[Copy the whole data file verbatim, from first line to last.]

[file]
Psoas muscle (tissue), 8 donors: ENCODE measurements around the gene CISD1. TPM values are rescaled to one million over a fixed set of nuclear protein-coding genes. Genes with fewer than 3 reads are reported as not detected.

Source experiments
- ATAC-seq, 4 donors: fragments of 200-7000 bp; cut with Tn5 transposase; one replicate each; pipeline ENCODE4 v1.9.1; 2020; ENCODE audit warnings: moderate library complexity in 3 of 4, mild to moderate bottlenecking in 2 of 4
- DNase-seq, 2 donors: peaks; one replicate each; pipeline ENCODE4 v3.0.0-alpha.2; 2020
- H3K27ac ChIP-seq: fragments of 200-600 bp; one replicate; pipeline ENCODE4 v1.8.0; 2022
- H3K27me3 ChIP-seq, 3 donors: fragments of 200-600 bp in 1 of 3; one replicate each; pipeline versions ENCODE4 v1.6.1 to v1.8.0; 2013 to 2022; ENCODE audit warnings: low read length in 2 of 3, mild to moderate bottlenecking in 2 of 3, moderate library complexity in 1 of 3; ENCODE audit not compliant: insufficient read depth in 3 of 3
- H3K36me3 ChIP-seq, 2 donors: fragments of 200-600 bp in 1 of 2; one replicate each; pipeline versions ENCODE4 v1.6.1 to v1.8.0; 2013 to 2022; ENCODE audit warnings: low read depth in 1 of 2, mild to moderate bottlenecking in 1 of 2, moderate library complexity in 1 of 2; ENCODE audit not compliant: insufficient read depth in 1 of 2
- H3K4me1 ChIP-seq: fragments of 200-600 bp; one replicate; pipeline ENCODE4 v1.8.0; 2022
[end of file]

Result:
Psoas muscle (tissue), 8 donors: ENCODE measurements around the gene CISD1. TPM values are rescaled to one million over a fixed set of nuclear protein-coding genes. Genes with fewer than 3 reads are reported as not detected.

Source experiments
- ATAC-seq, 4 donors: fragments of 200-7000 bp; cut with Tn5 transposase; one replicate each; pipeline ENCODE4 v1.9.1; 2020; ENCODE audit warnings: moderate library complexity in 3 of 4, mild to moderate bottlenecking in 2 of 4
- DNase-seq, 2 donors: peaks; one replicate each; pipeline ENCODE4 v3.0.0-alpha.2; 2020
- H3K27ac ChIP-seq: fragments of 200-600 bp; one replicate; pipeline ENCODE4 v1.8.0; 2022
- H3K27me3 ChIP-seq, 3 donors: fragments of 200-600 bp in 1 of 3; one replicate each; pipeline versions ENCODE4 v1.6.1 to v1.8.0; 2013 to 2022; ENCODE audit warnings: low read length in 2 of 3, mild to moderate bottlenecking in 2 of 3, moderate library complexity in 1 of 3; ENCODE audit not compliant: insufficient read depth in 3 of 3
- H3K36me3 ChIP-seq, 2 donors: fragments of 200-600 bp in 1 of 2; one replicate each; pipeline versions ENCODE4 v1.6.1 to v1.8.0; 2013 to 2022; ENCODE audit warnings: low read depth in 1 of 2, mild to moderate bottlenecking in 1 of 2, moderate library complexity in 1 of 2; ENCODE audit not compliant: insufficient read depth in 1 of 2
- H3K4me1 ChIP-seq: fragments of 200-600 bp; one replicate; pipeline ENCODE4 v1.8.0; 2022